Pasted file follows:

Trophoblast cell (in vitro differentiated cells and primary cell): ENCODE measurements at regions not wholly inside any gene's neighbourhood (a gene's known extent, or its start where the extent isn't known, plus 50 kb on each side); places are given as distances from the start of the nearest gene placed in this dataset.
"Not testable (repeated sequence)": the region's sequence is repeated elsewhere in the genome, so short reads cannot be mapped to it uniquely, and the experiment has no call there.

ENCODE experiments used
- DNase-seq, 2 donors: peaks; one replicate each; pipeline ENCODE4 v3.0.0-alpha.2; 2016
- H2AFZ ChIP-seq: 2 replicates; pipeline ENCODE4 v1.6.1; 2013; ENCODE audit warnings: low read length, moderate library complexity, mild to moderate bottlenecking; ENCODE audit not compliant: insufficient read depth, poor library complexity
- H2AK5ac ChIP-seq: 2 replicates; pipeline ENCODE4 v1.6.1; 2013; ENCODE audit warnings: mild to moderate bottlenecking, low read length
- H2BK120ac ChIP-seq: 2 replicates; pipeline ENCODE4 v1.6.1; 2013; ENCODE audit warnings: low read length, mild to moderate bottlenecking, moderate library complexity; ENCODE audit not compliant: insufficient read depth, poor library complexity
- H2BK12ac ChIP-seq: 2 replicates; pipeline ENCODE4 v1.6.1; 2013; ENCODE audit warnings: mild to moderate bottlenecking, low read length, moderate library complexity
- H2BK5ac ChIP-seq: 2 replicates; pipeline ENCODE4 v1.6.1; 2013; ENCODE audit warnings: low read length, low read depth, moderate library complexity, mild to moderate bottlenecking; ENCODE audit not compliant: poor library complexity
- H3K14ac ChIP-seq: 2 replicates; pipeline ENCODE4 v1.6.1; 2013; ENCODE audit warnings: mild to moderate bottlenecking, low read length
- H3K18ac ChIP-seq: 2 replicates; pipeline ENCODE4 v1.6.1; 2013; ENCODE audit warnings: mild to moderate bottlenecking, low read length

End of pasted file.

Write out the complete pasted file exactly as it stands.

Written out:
Trophoblast cell (in vitro differentiated cells and primary cell): ENCODE measurements at regions not wholly inside any gene's neighbourhood (a gene's known extent, or its start where the extent isn't known, plus 50 kb on each side); places are given as distances from the start of the nearest gene placed in this dataset.
"Not testable (repeated sequence)": the region's sequence is repeated elsewhere in the genome, so short reads cannot be mapped to it uniquely, and the experiment has no call there.

ENCODE experiments used
- DNase-seq, 2 donors: peaks; one replicate each; pipeline ENCODE4 v3.0.0-alpha.2; 2016
- H2AFZ ChIP-seq: 2 replicates; pipeline ENCODE4 v1.6.1; 2013; ENCODE audit warnings: low read length, moderate library complexity, mild to moderate bottlenecking; ENCODE audit not compliant: insufficient read depth, poor library complexity
- H2AK5ac ChIP-seq: 2 replicates; pipeline ENCODE4 v1.6.1; 2013; ENCODE audit warnings: mild to moderate bottlenecking, low read length
- H2BK120ac ChIP-seq: 2 replicates; pipeline ENCODE4 v1.6.1; 2013; ENCODE audit warnings: low read length, mild to moderate bottlenecking, moderate library complexity; ENCODE audit not compliant: insufficient read depth, poor library complexity
- H2BK12ac ChIP-seq: 2 replicates; pipeline ENCODE4 v1.6.1; 2013; ENCODE audit warnings: mild to moderate bottlenecking, low read length, moderate library complexity
- H2BK5ac ChIP-seq: 2 replicates; pipeline ENCODE4 v1.6.1; 2013; ENCODE audit warnings: low read length, low read depth, moderate library complexity, mild to moderate bottlenecking; ENCODE audit not compliant: poor library complexity
- H3K14ac ChIP-seq: 2 replicates; pipeline ENCODE4 v1.6.1; 2013; ENCODE audit warnings: mild to moderate bottlenecking, low read length
- H3K18ac ChIP-seq: 2 replicates; pipeline ENCODE4 v1.6.1; 2013; ENCODE audit warnings: mild to moderate bottlenecking, low read length